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11. Input Devices

Assignment definition

Individual assignment: : measure something: add a sensor to a microcontroller board that you have designed and read it

Group assignment : probe an input device’s analog levels and digital signals


I wanted to test the ESP-CAM but it did not work out.

I wanted to test an RGB color reader, the one Neil presented was the VEML6040A3OG but we did not have it at the lab so I tried to use the one we did which is VMA325 but I could not get it to run with the demonstration code. so I had to find another solution.

Finally, I wanted to test the step response sensor because of its versatility.

Group Assignment

We tested and probed different sensors with an oscilloscope and digital analyzer on the group page.


I wanted to try the ESP-Cam and I programmed it with the programmer I made following Quentin’s instructions.

A really nice tutorial is the following.

I have no clue why it keeps failing half way !

I found other people having similar looking issues but actually mine was completely different !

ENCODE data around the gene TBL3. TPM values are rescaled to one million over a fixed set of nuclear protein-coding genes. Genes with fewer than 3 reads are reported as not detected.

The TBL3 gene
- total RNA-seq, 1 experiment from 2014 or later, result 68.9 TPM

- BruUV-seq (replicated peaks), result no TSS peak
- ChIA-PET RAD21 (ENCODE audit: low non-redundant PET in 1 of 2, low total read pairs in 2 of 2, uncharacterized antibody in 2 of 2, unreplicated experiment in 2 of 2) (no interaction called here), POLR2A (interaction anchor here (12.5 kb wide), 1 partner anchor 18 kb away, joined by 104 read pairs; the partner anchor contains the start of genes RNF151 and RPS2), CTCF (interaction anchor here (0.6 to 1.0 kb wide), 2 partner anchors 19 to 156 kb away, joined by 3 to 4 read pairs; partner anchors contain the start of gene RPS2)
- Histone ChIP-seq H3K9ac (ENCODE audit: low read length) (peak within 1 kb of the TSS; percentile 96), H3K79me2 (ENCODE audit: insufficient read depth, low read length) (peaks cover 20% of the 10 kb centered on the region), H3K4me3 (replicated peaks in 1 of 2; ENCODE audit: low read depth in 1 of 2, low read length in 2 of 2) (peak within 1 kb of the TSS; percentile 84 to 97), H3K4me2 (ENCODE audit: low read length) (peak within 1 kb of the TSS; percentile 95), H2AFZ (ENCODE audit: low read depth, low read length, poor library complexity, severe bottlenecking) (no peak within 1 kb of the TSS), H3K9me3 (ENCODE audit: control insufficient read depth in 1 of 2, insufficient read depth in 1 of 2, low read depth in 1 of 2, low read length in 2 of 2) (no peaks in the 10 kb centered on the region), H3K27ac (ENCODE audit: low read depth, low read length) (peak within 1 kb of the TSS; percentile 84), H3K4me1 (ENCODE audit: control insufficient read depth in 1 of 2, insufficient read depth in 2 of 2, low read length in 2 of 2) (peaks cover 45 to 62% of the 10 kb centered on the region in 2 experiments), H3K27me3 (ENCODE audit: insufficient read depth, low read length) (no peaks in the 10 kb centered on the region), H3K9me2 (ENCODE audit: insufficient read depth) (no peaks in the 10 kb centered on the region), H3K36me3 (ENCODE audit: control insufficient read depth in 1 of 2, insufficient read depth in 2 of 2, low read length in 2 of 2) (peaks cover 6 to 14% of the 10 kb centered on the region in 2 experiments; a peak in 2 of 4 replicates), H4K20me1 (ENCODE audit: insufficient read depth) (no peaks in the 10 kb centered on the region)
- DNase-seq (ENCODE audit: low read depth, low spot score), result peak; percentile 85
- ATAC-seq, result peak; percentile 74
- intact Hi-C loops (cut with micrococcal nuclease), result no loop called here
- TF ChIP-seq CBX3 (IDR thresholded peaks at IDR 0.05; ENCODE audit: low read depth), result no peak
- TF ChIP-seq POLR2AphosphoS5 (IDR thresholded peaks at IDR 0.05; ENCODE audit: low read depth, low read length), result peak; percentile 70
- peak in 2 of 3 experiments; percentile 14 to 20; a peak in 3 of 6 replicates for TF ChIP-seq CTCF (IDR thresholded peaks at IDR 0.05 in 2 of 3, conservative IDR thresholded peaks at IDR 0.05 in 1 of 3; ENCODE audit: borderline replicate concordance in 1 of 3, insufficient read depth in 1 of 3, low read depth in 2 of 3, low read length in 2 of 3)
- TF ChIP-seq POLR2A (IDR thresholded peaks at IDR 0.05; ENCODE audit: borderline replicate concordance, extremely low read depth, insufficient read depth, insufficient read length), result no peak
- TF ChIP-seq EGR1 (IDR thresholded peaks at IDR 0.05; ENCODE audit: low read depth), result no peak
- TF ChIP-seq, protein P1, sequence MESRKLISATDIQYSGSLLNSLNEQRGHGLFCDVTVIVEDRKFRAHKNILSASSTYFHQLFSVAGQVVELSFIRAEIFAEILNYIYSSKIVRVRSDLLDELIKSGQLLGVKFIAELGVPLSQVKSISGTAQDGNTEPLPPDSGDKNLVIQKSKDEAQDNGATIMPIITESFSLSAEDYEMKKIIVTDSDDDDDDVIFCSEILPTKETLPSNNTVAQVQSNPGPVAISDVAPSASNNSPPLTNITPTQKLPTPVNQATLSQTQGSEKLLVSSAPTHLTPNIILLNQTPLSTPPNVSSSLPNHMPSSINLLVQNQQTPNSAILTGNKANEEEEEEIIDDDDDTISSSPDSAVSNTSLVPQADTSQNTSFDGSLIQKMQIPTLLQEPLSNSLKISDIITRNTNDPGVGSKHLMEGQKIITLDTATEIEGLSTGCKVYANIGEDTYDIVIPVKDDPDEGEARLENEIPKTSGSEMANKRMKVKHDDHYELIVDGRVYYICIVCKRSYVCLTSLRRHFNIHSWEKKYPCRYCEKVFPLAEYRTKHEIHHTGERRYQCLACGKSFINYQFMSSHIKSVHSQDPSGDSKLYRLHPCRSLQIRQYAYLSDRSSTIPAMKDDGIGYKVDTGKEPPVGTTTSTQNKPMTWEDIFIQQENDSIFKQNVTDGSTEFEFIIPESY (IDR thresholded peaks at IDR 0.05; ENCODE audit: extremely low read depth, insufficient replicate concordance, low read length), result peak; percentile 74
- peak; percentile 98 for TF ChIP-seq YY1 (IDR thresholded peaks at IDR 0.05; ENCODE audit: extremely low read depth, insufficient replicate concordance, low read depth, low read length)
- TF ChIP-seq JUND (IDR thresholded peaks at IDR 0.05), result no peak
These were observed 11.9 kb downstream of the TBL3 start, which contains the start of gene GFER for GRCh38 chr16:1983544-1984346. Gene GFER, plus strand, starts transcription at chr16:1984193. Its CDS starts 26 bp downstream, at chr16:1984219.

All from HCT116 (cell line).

The programming stopped midway without any clear reason as to why. I had not read it carefully enough and got stuck because Quentin’s code has limitations however he provided a binary that should solve the issue.

The problem with Quentin’s programmer is described on his page and is due to a buffer overflow.

As he mentions : “when the PC sends a sequence of exactly 64 bytes or more, the SAMD11C14 simply drops all of them with no futher explanation. This seems related to a buffer overflow, either in the bootloader or in the implementation of the Serial library in the Arduino core that comes with it.”

Anyway, after fighting for hours to get it working, I went to the lab I tried again using a FTDI adapter and it finally went fine.

So many potential projects are unlocked !

RGB color reader : VMA325

For the color reader, I used the shield we had at the lab: a VMA325 however, I did not manage to get the example file to work so I had to figure it out on my own…

Understanding the sensor

I went into the datasheet of the sensor that was on the VMA325 shield and looked at the datasheet of the TCS3200.

I still did not know how to read the data on the chip but kept on trying.

I finally found a tutorial on it and realized that all the complicated code could simply be measuring the frequency using the pinpulse function. I followed the following tutorial and got it working.

Before making a board, I had tested it on an arduino and a breadboard and I have to agree with Neil, I spent a lot of time checking the cable connections making sure it stayed in place so I could have gone faster.

Making a board

I decided to make a board using a more complex chip than the attiny412 that I had used in the previous assignment and also having a USB port but I did not want to use an expensive microcontroller for something so simple so I went for the Samd11c14.